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As Passover begins, a new meaning to an ancient story

The Goldwasser family, Matthew, JulieSue, Ari, 9, Alison, 7, had a Zoom rehearsal for their seder.Suzanne Kreiter/Globe staff

How is this night different from any other night?

It’s the ancient Passover question, but Rabbi Mendy Uminer of the Chabad Center at Chestnut Hill said he won’t be able to keep a straight face if he hears anyone around his seder table ask it this year.

For 19 years, Uminer has hosted 100 people or more for the holiday dinner. The Passover meal, or seder, is supposed to be a community celebration, a time to join with extended family and remember the story of the Jewish people escaping slavery in Egypt centuries ago with the divine intervention of plagues, togetherness, and unleavened bread.


But this year is different from any other year.

With Uminer unable to host a large gathering because of the coronavirus pandemic, it’ll be just him, his wife, and their children.

As Jewish families and religious leaders across the world celebrate the holiday that started Wednesday evening, many are finding their traditions upended in ways both painful and somewhat lovely. Holiday meals are being held via Zoom and other online platforms. Extended families are unable to gather in person, but in some cases, far-flung relatives will be included for the first time.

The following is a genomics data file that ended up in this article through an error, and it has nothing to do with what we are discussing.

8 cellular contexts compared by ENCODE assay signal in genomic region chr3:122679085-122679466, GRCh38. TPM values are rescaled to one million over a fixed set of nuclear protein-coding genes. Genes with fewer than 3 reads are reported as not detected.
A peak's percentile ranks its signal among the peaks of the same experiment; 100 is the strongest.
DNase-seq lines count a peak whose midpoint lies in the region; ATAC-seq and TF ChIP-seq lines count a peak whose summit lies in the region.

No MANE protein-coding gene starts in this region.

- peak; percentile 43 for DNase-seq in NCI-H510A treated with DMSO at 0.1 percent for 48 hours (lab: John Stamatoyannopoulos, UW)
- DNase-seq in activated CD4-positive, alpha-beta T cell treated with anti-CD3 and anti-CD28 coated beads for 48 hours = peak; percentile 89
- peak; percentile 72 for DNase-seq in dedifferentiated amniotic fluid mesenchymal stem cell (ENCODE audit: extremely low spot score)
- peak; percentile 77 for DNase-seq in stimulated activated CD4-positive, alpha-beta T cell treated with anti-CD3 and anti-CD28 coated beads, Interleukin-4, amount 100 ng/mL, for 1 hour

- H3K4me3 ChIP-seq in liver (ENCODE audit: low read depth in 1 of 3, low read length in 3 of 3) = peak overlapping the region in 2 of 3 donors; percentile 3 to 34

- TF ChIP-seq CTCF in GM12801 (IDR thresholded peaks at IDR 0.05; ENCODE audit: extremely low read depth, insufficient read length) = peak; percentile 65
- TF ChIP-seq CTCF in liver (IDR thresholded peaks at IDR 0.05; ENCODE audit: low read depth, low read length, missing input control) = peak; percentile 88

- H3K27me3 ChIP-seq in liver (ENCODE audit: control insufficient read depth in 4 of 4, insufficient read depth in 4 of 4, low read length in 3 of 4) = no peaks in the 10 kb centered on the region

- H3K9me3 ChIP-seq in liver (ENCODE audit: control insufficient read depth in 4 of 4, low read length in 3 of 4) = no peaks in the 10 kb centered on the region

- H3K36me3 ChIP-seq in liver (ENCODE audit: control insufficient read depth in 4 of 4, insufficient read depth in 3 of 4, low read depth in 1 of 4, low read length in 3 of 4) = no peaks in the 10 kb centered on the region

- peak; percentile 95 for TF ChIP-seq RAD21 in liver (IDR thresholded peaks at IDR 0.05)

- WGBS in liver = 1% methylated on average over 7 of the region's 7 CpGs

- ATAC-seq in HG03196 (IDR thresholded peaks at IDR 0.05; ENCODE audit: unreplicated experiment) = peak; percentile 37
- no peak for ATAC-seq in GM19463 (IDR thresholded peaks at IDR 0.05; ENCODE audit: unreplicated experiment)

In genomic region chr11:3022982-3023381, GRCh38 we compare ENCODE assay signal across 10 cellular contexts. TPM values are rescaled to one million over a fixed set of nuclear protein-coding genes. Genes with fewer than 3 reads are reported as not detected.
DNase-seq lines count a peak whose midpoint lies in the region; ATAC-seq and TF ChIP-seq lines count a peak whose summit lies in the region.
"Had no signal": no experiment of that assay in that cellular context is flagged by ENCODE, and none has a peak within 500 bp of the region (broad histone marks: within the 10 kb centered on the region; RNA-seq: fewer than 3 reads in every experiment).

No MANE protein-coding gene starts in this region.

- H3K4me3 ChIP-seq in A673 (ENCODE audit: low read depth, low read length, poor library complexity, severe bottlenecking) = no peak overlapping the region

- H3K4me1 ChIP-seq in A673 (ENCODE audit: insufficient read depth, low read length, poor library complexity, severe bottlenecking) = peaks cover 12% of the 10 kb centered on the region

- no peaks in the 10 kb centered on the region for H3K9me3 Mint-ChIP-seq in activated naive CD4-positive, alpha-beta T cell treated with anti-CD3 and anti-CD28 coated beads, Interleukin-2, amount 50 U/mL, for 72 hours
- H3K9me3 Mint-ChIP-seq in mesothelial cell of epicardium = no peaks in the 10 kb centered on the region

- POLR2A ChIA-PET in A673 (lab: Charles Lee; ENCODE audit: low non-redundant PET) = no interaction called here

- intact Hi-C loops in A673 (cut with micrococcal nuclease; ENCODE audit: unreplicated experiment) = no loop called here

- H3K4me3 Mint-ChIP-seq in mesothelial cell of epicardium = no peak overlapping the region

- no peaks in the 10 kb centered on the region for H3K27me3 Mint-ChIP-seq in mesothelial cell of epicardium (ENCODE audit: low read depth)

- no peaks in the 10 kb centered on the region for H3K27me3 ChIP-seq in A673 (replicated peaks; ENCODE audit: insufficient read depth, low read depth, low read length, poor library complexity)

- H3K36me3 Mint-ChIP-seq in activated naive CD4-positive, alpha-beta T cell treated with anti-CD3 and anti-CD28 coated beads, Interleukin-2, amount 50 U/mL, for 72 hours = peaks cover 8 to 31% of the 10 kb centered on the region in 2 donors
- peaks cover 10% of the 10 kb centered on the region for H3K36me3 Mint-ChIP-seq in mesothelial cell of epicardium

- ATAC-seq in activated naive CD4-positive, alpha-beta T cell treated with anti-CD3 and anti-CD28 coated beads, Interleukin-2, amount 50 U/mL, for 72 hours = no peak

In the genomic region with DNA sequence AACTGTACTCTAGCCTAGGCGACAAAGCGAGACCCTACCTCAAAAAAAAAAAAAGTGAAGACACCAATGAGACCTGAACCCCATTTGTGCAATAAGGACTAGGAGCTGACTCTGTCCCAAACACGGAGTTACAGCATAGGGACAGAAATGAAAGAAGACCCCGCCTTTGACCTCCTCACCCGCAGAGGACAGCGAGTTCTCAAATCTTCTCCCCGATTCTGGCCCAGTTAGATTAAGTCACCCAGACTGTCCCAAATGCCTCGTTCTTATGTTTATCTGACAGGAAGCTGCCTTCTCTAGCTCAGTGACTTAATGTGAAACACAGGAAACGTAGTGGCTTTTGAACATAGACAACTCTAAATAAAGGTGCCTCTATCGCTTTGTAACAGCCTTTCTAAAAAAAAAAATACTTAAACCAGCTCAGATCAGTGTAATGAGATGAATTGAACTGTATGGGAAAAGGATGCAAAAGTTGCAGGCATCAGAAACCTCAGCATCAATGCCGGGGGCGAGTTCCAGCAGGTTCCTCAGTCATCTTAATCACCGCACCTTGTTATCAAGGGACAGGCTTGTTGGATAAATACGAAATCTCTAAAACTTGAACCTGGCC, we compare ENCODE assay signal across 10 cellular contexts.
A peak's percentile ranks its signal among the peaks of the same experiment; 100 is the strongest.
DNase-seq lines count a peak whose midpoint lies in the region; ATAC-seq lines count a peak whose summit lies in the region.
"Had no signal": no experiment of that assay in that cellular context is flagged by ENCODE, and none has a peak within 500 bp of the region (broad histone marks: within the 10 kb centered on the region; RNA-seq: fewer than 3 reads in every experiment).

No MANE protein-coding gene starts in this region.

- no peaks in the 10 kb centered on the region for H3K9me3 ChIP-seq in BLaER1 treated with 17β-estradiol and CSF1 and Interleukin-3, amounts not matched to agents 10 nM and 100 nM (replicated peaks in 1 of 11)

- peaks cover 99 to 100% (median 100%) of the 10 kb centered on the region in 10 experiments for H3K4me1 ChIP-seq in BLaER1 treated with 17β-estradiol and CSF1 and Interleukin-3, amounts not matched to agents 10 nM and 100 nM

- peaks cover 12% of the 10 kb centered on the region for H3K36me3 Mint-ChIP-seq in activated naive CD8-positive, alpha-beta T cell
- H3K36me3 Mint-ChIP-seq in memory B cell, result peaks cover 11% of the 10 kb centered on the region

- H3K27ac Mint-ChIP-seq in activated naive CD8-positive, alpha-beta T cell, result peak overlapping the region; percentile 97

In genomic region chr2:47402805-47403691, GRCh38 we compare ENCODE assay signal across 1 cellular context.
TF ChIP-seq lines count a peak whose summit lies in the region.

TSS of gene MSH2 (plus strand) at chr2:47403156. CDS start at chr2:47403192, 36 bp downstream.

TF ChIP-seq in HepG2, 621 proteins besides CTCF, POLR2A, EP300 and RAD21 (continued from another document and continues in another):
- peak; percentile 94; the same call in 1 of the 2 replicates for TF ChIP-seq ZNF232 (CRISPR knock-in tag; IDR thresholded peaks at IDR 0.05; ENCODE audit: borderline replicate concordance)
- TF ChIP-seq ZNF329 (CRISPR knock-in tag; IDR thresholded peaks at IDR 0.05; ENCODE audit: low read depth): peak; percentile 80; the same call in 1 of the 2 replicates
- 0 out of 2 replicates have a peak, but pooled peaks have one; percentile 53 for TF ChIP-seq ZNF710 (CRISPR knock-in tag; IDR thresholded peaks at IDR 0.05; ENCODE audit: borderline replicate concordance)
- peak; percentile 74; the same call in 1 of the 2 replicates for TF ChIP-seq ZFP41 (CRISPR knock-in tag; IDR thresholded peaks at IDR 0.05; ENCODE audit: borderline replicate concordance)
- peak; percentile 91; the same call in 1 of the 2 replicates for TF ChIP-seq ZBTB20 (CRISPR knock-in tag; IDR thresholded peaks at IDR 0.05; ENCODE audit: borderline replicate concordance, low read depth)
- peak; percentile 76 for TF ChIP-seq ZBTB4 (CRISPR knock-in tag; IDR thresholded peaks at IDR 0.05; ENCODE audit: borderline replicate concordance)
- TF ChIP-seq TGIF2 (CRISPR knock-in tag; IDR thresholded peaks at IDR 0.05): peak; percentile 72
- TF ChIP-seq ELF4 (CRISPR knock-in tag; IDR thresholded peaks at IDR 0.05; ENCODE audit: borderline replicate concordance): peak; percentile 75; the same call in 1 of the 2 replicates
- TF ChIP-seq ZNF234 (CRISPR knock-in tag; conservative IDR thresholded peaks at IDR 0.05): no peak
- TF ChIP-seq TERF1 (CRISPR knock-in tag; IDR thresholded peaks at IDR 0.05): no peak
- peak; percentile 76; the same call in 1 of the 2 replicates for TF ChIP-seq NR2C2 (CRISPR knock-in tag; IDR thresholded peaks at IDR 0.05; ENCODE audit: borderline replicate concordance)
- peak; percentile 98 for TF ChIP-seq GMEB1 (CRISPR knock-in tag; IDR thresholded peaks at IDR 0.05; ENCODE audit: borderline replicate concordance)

And, religious leaders say, in many ways the Passover story of persistence and resilience in the face of sorrow has never seemed more relevant.

For Uminer, though, the stay-at-home order has brought to light hardship.

“Our mission is to make sure no one is alone for the seder, and that everyone has a place,” Uminer said. “So for us it’s a huge transition, and it’s a painful one. Because I know, on a regular year, how many people are alone and have nowhere to be."

In early March, with the number of COVID-19 cases steadily growing in Massachusetts, Uminer started thinking about the people who will have to lead their own seder for the first time — reading through the story of Passover, performing the rituals, setting up the seder plate with all its symbolic trimmings. He decided to order about 300 boxes to give away — a seder-to-go pack — for anyone in the community who wants it.


And on Passover, he said, he’ll be focusing on the positive and thinking of freedom.

“It’s inherent in our soul to always fight for freedom,” Uminer said. “In these times, we find what’s more valuable than ever. That it’s not the materialistic things, it’s not the transient things, it’s the things that stay with us.”

Help is available for people struggling with organizing their first-ever virtual seder, said JulieSue Goldwasser of Needham, who is putting together a Zoom celebration with the parent-teacher organization at the Rashi School, a Reform Jewish independent school in Dedham. They’re expecting about 50 families, 20 of whom will have speaking roles. They have a song leader and a Rashi seventh-grader who has agreed to screen-share his virtual Haggadah, the Passover text. Anyone, even people without a connection to the school, is welcome to join in the celebration.